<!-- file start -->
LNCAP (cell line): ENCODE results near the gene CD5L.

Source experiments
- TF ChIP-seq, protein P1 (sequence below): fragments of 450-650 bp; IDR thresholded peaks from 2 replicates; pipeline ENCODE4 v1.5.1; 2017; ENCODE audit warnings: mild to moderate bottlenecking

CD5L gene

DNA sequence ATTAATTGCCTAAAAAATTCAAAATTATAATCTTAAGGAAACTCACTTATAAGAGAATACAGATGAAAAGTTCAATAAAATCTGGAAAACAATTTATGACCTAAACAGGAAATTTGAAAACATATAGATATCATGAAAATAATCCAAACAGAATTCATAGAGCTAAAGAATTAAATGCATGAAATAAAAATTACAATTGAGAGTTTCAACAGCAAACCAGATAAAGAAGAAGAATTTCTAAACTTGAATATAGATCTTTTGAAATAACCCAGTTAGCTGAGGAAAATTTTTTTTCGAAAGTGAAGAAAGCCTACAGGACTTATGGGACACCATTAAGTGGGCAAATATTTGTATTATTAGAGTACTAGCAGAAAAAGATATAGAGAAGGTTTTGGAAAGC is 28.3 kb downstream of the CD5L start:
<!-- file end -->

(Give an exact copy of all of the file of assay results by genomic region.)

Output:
LNCAP (cell line): ENCODE results near the gene CD5L.

Source experiments
- TF ChIP-seq, protein P1 (sequence below): fragments of 450-650 bp; IDR thresholded peaks from 2 replicates; pipeline ENCODE4 v1.5.1; 2017; ENCODE audit warnings: mild to moderate bottlenecking

CD5L gene

DNA sequence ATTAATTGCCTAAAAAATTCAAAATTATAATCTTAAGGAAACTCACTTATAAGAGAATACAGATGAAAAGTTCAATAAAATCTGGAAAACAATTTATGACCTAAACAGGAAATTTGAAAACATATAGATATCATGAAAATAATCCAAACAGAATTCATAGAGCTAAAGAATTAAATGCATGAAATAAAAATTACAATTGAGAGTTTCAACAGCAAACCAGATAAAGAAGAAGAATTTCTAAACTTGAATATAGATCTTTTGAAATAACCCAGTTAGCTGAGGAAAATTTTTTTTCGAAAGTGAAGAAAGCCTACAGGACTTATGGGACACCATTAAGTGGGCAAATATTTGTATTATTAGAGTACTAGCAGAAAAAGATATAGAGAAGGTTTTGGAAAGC is 28.3 kb downstream of the CD5L start: